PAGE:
30 Nov 2021

Fibre internet wholesalers must publicise pricing, performance - Commerce Commission

10:48 am on 30 November 2021

The four big fibre optic cable wholesalers will need to disclose more information about their pricing, costs and quality control measures under new requirements.

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Photo: 123 RF

The Commerce Commission's new rules cover Chorus, Enable Networks, Northpower Fibre and Tuatahi First Fibre, but only Chorus will be subject to additional price-quality controls from the beginning of 2022.

The specific price-quality controls would set a cap on the total revenue Chorus could collect for fibre services provided over its network and the minimum quality standards it must meet.

"Our experience regulating infrastructure businesses in the energy and airports sectors shows that information disclosure can be a powerful tool, with increased transparency helping to limit excessive profits and ensure services are delivered to the quality demanded by consumers," Telecommunications Commissioner Tristan Gilbertson said.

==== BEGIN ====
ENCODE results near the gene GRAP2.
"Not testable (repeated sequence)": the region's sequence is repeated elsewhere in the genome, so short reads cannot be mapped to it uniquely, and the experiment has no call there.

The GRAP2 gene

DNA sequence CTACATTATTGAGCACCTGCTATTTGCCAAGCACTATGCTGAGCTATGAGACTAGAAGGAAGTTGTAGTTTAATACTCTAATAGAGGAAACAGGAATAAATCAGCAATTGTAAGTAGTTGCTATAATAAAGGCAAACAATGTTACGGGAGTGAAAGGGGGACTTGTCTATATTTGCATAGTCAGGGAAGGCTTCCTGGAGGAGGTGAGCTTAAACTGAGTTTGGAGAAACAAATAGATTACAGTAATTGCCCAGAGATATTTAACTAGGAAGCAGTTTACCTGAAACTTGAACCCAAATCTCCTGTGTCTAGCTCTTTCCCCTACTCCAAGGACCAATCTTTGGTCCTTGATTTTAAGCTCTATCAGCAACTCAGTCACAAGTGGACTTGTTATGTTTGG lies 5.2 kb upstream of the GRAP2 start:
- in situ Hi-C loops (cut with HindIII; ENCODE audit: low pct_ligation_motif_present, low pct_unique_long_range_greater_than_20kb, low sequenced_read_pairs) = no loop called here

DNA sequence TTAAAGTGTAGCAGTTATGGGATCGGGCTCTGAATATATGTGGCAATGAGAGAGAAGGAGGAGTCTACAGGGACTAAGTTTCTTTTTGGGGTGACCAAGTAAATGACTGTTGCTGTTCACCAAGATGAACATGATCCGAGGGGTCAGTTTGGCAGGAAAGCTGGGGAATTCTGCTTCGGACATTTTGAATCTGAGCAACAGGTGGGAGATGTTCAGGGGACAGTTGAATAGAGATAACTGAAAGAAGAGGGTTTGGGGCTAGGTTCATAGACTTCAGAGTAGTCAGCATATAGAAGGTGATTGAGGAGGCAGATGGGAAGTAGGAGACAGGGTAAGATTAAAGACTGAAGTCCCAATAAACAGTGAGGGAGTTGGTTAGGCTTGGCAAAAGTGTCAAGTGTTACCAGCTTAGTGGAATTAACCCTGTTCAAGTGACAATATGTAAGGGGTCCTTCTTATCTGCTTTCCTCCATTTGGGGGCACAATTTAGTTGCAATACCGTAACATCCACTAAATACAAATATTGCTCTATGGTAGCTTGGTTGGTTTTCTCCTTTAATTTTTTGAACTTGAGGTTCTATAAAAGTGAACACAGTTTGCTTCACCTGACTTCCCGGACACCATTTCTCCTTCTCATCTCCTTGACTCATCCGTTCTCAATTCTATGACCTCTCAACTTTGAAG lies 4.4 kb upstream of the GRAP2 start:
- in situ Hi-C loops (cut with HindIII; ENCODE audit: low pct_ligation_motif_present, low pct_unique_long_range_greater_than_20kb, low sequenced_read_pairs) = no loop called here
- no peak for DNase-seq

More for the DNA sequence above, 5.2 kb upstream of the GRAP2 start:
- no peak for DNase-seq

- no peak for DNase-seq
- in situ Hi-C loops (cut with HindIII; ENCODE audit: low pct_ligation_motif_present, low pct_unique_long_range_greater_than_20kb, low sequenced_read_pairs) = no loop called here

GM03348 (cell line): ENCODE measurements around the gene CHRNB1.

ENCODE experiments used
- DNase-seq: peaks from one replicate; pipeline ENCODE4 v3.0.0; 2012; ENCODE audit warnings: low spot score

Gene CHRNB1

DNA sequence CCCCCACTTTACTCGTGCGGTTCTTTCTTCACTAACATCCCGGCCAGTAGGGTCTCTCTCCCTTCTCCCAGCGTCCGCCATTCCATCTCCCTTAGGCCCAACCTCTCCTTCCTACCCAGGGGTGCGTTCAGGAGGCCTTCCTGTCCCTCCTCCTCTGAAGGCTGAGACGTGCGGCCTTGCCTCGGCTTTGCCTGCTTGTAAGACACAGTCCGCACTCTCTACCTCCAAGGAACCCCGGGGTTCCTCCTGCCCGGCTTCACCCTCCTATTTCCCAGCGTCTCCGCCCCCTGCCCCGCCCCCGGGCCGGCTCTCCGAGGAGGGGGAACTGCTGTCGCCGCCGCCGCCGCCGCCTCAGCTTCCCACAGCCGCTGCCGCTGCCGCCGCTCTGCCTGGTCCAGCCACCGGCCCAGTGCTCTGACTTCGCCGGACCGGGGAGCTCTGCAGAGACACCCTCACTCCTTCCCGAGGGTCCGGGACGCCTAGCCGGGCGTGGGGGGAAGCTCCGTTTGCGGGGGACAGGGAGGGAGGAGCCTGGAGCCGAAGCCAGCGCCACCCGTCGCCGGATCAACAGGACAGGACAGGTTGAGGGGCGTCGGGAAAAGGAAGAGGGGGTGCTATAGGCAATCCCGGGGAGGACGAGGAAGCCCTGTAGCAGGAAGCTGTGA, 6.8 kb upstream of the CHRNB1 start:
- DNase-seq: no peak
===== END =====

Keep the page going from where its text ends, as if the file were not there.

Reliance on ultra-fast broadband (UFB) connectivity showed no sign of letting up, according to data released by Chorus.

The average Auckland home and small business increased data usage by 63 percent to 619 GB (gigabytes) last month, while the national average increased by 57 percent.

"One of the reasons the UFB rollout was so successful was that fibre wholesalers were required to provide key information about performance," Gilbertson said.

He said regulated fibre wholesalers would need to publicise its pricing, performance and other key metrics so the commission and stakeholders can understand how they are performing against compared each other.

"Together, these measures will help to constrain the prices and promote the quality of services offered by Chorus and the other regulated fibre wholesalers."

The Chorus specific price-quality details will be announced on 16 December and be in place for the next two years.

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